STAR TREK DISCOVERY [Review]: ‘Kling’ing on to Service.

STAR TREK DISCOVERY [Review]: ‘Kling’ing on to Service.

“El Sacerdote” J.L. Caraballo Twitter @captzaff007

It took awhile to get back, but Star Trek is back on TV. And, man, it does not feel like anything I’m used to that contain the words “star” and “trek” in that order. Aesthetically influenced by the Abrams films (yet set in the Prime timeline of the original series, while also predating the original series), Star Trek Discovery starts aboard the USS Shinzhou, commanded by Phillipa Georgieu (Michelle Yeoh), one of the smaller ships in Starfleet, as they investigate what turns out to be a Klingon religious outpost, commanded by T’Kuvma. A battle ensues, there’s plenty of ships blowing up, and, long story short, our main character, Michael Burnham (Sonequa Martin-Green) finds herself court martialled.

Destiny “Evangelical” Edwards

Ever since Deep Space Nine ended, J.L, I’ve been waiting to be excited by Star Trek again. Voyager was okay; Enterprise was plagued by bad writing; and.. the less said about the J.J. Abrams timeline, the better. So when Discovery was announced, I was cautiously optimistic. Another prequel? Why can’t we explore post-Voyager? After viewing the first two episodes, I’m anxious to see more…

J.L.: True, and this is a much different, militaristic version of Starfleet, which is a bit odd considering Enterprise toyed with that notion (as well as the prequel angle…), and a bit offputting. As of yet, none of the characters stand out (Burnham is a but stifff…but given where she grew up, it makes a bit of sense), with only Doug Jones‘ Saru making any lasting impression — and that isn’t just do to his prosthetic work). Hopefully once the series transitions to the actual starship Discovery and we focus on the main recurring characters there’ll be someone on whom to latch. Seeing as how the first two episodes don’t focus on the majority of the main characters, there was a coldness to nearly everyone.

DESTINY: So this is why they call it a “Face-Off.” Heh. Sorry, pal, but I was hooked from the first “Energize.” The show looks great; the Birds of Prey looked beautiful and bad ass. CBS/Paramount put a lot of effort into the visuals and it shows. I’m less impressed by how the Klingons look; they look ridiculous and I’m not so sure how to describe it…

All-Access: REQUIRED.

J.L.: Completely agree on the aesthetics, Angelic. The music and cinematography of STD (heh) are top notch, feeling grandly cinematic. Elaborate tracking shots, a free-wheeling camera, and transitions from exteriors to interiors are much more complicated than anything seen on Trek before. But there are some flourishes that were a tad distracting: the new face-to-face communications are no longer on a viewer, but full-body holograms our characters talk to. The holograms can walk around the set (in one scene, the bridge; in another, Burnham’s room), and interact with at least some objects, and the whole time I kept thinking “Why the hell? If Sarek is talking to Burnham from Vulcan, and his hologram is sitting on her desk…is there another desk on Vulcan he is also sitting on that is the exact same height and location as hers?”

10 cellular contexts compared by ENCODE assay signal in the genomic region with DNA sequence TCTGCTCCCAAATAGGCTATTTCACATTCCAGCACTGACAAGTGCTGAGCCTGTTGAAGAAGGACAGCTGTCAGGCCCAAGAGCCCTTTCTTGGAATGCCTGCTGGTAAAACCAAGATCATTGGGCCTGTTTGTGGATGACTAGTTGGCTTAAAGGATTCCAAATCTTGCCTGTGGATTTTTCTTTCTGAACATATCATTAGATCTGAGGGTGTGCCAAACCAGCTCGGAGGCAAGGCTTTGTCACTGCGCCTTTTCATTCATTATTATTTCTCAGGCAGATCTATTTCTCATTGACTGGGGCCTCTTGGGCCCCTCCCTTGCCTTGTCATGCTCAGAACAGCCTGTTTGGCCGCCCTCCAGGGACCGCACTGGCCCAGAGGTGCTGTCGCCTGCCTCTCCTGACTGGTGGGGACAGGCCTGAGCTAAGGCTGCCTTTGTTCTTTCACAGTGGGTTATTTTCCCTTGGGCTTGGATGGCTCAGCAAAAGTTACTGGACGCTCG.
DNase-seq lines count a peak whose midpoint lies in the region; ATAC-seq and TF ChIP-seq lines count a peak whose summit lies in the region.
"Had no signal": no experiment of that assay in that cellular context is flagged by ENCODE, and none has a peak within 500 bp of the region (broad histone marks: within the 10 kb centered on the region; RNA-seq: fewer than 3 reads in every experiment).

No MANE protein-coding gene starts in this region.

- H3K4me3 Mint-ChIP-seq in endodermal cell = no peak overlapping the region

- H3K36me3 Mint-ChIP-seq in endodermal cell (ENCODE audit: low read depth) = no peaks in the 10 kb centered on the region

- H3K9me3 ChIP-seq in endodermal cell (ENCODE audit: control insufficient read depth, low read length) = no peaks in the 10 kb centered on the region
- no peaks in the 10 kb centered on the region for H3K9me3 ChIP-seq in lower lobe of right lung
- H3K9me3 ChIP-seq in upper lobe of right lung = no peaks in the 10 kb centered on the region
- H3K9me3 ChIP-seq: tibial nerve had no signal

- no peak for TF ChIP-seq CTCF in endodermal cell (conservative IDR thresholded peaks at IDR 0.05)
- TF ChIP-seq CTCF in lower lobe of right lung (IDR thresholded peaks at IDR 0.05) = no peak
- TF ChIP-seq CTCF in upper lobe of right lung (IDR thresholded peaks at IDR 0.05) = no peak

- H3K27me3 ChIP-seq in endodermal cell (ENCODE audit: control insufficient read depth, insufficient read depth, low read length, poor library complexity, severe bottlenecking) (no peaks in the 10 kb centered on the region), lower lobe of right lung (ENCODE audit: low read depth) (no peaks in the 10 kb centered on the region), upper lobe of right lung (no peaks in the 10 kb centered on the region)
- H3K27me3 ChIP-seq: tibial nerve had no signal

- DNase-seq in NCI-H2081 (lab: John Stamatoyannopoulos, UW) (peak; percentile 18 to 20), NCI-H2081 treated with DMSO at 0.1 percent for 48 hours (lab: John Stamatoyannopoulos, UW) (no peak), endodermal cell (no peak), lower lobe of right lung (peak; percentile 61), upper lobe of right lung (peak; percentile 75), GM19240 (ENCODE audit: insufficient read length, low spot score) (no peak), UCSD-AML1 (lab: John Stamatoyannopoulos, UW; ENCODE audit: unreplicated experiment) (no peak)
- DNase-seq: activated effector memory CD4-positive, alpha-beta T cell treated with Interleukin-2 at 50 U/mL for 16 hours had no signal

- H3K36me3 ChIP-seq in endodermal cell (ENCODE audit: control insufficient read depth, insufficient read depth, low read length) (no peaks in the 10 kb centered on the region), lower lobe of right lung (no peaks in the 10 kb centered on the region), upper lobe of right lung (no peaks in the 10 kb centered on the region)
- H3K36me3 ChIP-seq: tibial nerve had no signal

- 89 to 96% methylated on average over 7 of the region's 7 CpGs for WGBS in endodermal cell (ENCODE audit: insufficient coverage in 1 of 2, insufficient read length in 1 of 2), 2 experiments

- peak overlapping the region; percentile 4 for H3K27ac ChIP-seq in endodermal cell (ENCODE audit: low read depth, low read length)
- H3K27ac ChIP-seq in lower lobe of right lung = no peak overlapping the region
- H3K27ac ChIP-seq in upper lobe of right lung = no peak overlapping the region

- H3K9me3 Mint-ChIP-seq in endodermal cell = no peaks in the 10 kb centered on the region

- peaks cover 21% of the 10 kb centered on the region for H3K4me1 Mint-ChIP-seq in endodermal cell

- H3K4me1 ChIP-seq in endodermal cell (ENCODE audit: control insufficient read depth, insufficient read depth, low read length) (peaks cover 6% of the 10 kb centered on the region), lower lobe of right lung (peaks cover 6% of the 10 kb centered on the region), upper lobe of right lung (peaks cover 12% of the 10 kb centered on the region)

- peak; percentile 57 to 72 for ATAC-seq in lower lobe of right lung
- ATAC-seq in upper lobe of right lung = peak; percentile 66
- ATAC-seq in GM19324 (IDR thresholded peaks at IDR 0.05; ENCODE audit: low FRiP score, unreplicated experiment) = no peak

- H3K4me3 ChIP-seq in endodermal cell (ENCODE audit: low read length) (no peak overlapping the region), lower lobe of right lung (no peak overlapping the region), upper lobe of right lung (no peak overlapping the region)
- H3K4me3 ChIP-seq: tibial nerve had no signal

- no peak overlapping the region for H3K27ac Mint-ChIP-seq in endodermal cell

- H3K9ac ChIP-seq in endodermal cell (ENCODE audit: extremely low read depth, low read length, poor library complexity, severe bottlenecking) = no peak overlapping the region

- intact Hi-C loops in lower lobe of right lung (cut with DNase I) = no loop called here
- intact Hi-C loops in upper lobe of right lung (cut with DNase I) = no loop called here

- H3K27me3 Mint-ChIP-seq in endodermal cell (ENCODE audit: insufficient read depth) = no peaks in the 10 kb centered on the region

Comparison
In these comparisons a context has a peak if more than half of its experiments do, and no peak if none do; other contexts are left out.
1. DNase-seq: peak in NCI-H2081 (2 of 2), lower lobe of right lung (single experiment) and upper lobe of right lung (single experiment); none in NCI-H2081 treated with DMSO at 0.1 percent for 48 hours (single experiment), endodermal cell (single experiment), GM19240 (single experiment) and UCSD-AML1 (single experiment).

DESTINY: I’m intrigued by the entire concept of a human being raised on Vulcan — Michael has serious issues trying to reconcile her human biology with her Vulcan training. As a child, Sarek tells her that her “human heart” is why she struggles, and as an adult, he tells her that he sees that she’s still letting her emotions make her decisions. Michael has the logical thinking of Spock and the impulsiveness of Kirk. Supposedly, she will eventually have the wisdom of Sisko, but right now, I don’t see it. I’m hoping her time on the Discovery will help with that.

J.L.: I hope so, too, since this is the first series to fully serialize its story (Deep Space Nine eased into this in its last few seasons with great success, as did Enterprise, to lesser success…); it’ll be interesting to see how the social commentary and parable is parsed out over longform storytelling. Star Trek seems to be most successful in one- or two-episode stories that could explore multiple different themes, ideas, and sometimes even genres (“A Fistful Of Datas”, anyone?) and where one-off stories can affect individual characters much moreso than the overall story; imagine a season-long plotline stopping dead so an episode like “The Inner Light” can play out. It seems at once both ambitious and myopic, but I hope it works.

DESTINY: Yeah, it feels like this could be Trek, but it’s still got some work to go. Crappy way of obtaining viewership or not, Discovery could be the shot the franchise needs. 3.75/5 Vulcan Bibles.

Sorry–my Uber’s here.

J.L.: I still don’t see why they don’t expand to a post-Voyager timeline rather than write itself into what is already a cluttered chronology, but I’m, too, still eager to see where this goes (as well as seeing Jason Issacs, and Rainn Wilson in action). Oh…and I seriously hope CBS reconsiders making this an All-Access exclusive. Cannot justify signing onto yet another streaming service. Strange new worlds, indeed. 3/5 Escape Pods.